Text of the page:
No matter how many times I wanted to smash my phone, cry or scream into a pillow or stare endlessly at my phone praying for a reply, I still went back for more. WHY DO WE DO THIS TO OURSELVES? I know it's hard to see at the time, but I look back now and wish I'd stood up for myself more often or that I'd recognised my worth and refused to settle for nothing less a lot earlier. Easy to say I know. After all, they do say hindsight is a wonderful thing. Shame hindsight can't be arsed to get off it's fat arse and help you a little earlier though, hey?
It wasn't until one of my counselling sessions early last year that I realised just how destructive these types of relationships were and how detrimental they were to my wellbeing. By giving this kind of behaviour air time, I was not only endorsing their actions and confirming that it was okay to treat me however the hell they liked, but I was also telling myself that I needed someone else to tell me who the hell I am and who I should be. Know what I say to that now? Hell to the NO, that's what I say.
Sometimes, I think, you have to be cruel to be kind. With this in mind, I had a frank chat with myself. I forced myself to realise that no matter how much I liked them, they clearly weren't as into me as they claimed to be. After all, actions speak louder than words. For example, I tell myself every time I get a roaring hangover that I’m going to stop drinking so much when I go out out. But there I am, each time, ordering jäger bombs at 2am. Believe the actions more than the words, people!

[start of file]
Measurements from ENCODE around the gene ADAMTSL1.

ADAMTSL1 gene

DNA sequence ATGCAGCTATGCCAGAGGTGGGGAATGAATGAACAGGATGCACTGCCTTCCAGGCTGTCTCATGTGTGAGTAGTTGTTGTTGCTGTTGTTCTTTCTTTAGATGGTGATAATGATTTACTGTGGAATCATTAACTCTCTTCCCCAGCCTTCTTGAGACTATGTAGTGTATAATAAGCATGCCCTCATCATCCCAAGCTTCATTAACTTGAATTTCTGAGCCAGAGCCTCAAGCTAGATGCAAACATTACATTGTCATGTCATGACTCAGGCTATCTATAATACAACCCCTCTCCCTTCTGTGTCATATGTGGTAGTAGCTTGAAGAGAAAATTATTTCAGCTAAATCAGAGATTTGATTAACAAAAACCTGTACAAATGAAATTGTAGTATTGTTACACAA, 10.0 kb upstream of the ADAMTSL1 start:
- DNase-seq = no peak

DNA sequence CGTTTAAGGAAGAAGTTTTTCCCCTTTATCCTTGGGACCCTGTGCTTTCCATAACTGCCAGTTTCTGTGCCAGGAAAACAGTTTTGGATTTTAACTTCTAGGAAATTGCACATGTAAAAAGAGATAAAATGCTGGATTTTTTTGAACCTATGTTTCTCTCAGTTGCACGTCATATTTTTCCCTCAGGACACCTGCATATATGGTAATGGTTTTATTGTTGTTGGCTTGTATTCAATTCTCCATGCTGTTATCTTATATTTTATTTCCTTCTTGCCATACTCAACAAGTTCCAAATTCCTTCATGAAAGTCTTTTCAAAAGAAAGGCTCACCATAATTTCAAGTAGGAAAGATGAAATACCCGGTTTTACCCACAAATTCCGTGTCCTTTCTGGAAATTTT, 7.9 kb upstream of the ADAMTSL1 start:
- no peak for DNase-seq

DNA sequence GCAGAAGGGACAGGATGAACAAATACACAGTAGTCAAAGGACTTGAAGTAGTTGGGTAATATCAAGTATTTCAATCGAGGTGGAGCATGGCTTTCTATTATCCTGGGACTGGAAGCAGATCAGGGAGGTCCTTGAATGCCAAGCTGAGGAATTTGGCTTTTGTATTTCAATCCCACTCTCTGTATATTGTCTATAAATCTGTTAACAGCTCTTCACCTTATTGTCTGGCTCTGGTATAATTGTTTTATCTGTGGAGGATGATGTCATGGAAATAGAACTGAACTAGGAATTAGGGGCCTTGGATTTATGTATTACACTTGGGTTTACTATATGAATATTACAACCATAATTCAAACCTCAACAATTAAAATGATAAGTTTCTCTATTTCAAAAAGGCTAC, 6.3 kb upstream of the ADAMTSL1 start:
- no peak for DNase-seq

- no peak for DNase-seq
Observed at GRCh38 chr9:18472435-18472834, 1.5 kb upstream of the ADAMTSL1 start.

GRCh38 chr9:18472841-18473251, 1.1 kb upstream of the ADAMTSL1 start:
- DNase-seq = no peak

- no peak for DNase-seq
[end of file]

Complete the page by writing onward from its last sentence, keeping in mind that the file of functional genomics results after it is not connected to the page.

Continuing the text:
Anyway, after having a blunt pep talk with myself, I decided it was time to firmly close the door on that chapter in my life. Painful stuff, but it had to be done. Sure, we all threaten to walk away at times in the hope they'll change. And sure, you're then drowning in 801 false promises. However, I found that every time, it always ended up going back to the way things had always been. I’m looking for Sex and the City vibes in my life, not Groundhog Day.
I did try the whole ‘let’s not talk but keep each other on social media so we can pretend we aren’t into the other person enough to remove them from social media’ thing, but, as most of us know or perhaps expect, it did me no good whatsoever. I just found myself checking their page more often than my own. I’d see they’d seen my snapchat or insta story and overanalyse why they looked at it and what they’d have thought. I wasn’t over them in the slightest. A clean cut was needed because I couldn’t resist the urge to check what they were doing. It was like self harm- I was going out of my way to hurt myself and expose myself to the things I knew would upset me. For me, the only good thing I could do for myself was to get pumped up to Beyoncé’s ‘sorry’ and cut them out completely. ‘Out of sight, out of mind’ is a popular phrase for a reason.